Research / Scholarship Promotion and Management

I started out to be a research scientist. I spent over two years exclusively doing research during my post-doctoral fellowship and continued doing basic science research during my initial academic appointments. However, I followed my interests and avenues of greatest success and one day realized I was no longer a researcher. The grants I had received, and the successes I had achieved, led me into the life of an administrator. However, I still greatly value research and scholarship, and particularly favor the teacher-scholar model. While conducting the interviews for my TV show on Innovations in Education, I found that the best teachers were those who inspired interest in their students. One of the major ways they achieved this was by being connected to their discipline through active research in which they often involved students.

As an administrator I am still actively involved in basic research and scholarship as I review and have to approve all grants submitted by faculty. The Office of Scholarship and Sponsored Projects at both Radford and FHSU reported to me. During my time as Provost, the number of grants submitted, and funds received, consistently increased at both institutions. To increase grant submissions I implemented a summer funding program to provide stipends to faculty working on grant applications. I have also provided funding for course release time to encourage faculty to engage undergraduate students in research, and established a Provostial committee on Undergraduate Research to promote student and faculty participation, and advise me on this activity.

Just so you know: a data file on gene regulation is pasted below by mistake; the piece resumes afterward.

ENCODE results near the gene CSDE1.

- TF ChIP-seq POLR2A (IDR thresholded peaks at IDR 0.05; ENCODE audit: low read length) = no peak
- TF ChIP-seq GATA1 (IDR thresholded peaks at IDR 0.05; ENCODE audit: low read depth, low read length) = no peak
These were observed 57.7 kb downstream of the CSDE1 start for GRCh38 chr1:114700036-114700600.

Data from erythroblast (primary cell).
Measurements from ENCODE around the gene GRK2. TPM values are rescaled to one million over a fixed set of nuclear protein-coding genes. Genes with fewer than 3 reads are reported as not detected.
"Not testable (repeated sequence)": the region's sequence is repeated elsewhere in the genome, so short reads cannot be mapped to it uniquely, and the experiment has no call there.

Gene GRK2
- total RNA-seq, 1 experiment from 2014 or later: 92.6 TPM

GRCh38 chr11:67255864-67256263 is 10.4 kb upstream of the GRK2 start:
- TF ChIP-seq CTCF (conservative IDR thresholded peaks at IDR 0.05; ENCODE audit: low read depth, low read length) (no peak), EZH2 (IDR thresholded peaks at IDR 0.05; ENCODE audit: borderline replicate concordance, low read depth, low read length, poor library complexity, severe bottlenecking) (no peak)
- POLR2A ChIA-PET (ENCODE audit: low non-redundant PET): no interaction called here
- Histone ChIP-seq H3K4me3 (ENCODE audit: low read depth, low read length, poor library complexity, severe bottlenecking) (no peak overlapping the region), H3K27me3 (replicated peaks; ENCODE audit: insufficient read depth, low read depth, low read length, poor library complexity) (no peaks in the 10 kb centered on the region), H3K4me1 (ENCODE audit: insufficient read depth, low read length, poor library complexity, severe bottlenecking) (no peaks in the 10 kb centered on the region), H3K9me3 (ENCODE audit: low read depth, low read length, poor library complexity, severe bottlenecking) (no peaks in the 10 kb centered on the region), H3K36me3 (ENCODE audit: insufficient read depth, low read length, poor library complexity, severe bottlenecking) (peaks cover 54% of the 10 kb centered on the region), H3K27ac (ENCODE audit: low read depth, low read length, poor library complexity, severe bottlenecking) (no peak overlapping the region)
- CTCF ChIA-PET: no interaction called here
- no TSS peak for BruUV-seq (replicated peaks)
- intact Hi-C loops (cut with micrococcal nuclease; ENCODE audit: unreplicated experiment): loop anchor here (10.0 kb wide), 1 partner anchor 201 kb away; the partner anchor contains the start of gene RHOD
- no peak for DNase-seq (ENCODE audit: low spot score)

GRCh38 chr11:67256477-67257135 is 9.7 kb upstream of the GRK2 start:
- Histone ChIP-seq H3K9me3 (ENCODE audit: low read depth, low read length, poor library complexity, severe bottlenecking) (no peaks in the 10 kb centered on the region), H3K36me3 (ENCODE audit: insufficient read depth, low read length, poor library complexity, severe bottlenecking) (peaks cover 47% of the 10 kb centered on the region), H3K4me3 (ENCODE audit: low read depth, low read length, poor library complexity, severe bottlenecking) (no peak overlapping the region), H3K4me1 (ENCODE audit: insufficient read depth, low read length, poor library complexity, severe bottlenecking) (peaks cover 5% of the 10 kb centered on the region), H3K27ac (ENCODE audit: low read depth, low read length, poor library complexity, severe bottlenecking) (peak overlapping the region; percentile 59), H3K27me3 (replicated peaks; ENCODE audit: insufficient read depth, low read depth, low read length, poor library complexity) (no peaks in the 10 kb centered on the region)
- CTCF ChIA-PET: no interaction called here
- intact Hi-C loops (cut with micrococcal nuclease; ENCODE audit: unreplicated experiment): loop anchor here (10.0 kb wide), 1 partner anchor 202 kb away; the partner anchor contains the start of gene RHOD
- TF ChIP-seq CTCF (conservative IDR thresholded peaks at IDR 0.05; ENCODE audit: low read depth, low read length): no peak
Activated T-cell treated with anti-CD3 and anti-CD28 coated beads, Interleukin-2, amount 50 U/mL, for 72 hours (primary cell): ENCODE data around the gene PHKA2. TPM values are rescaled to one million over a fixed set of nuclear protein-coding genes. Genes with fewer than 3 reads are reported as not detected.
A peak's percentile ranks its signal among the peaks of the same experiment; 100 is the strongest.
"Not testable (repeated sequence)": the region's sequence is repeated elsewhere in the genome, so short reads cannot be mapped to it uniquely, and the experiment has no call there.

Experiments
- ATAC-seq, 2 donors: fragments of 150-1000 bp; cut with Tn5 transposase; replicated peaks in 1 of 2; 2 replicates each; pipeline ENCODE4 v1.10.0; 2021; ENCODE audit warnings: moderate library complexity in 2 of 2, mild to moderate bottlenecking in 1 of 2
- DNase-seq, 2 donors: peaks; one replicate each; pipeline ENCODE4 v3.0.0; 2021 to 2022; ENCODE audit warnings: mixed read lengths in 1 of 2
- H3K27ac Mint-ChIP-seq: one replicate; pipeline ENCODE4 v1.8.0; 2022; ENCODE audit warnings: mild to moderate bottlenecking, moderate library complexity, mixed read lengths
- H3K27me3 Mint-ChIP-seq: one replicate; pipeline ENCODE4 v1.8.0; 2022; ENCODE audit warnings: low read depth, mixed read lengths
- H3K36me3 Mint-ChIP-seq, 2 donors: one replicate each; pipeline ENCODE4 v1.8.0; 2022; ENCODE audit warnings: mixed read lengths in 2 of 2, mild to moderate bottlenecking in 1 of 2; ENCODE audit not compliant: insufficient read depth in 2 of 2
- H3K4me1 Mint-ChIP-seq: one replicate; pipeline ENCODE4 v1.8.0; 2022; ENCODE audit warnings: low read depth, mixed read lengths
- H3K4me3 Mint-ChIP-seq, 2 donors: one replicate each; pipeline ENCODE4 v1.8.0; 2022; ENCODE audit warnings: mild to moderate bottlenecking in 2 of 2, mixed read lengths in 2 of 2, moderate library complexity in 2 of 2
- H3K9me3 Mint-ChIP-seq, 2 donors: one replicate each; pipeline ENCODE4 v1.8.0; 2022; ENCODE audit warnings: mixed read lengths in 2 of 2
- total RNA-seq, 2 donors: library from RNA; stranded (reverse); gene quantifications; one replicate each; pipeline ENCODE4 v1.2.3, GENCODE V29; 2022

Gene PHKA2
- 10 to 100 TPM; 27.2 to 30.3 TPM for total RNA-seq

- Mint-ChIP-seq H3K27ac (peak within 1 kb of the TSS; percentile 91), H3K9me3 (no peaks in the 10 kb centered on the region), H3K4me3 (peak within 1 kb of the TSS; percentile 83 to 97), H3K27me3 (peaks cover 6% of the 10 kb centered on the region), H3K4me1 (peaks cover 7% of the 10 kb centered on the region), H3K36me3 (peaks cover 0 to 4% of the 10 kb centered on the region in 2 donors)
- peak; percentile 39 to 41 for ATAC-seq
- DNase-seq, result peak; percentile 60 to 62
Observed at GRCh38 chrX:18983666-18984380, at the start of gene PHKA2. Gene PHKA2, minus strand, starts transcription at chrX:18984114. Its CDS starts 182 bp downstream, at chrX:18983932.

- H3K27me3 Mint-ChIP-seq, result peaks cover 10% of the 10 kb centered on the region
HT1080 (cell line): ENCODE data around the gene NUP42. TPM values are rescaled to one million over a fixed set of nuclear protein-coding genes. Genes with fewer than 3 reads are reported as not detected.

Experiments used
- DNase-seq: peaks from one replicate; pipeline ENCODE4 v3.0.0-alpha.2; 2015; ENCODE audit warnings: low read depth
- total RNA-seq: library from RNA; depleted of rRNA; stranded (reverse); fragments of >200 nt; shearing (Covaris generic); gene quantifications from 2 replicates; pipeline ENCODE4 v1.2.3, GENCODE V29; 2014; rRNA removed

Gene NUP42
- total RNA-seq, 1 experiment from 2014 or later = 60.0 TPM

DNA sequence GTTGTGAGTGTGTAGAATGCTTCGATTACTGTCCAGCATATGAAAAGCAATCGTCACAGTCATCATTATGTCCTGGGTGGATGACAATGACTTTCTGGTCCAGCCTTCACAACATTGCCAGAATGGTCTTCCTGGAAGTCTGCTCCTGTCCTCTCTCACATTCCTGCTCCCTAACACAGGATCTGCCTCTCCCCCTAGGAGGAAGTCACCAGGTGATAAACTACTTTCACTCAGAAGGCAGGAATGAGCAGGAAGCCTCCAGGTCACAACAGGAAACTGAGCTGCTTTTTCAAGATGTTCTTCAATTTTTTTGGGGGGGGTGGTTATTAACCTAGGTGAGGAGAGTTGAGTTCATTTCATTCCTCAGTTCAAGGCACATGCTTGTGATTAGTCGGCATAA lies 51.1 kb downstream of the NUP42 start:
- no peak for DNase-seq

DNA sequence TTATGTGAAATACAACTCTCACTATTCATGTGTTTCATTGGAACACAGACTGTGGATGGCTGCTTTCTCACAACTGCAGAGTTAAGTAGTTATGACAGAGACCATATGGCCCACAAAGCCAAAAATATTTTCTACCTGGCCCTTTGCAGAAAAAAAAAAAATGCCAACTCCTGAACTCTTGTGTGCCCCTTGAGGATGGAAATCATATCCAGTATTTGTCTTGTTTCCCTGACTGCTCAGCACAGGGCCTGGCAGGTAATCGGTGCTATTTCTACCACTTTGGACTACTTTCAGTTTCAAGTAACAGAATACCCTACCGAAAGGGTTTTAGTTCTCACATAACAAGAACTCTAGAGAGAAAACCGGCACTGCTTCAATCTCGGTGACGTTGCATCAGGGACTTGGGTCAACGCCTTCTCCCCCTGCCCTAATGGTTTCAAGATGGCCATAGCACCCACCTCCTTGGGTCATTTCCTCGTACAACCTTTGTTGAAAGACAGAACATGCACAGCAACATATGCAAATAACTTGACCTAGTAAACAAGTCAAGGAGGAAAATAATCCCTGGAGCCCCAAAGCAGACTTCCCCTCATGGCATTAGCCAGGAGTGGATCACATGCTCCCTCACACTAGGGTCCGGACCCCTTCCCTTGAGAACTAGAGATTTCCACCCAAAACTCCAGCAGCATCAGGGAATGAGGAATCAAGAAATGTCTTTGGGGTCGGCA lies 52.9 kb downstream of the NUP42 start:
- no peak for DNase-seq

I am a supporter of Boyer’s model of scholarship which advocates for four categories of scholarship; discovery, integration, application, and teaching and learning. I have initiated cross disciplinary studies of pedagogy and assessment that involved numerous faculty in the scholarship of teaching and learning (SOTL), and have assisted many faculty with grant applications. I value research, not only for its own sake, but also because it results in a faculty with strong subject matter expertise and dedication to the field.

I have personally applied for numerous grants from foundations, NIH, NSF and raised funding from private donors and investors. I have been directly responsible for $4.3 million in institutional grants and over a quarter of a million in private funding.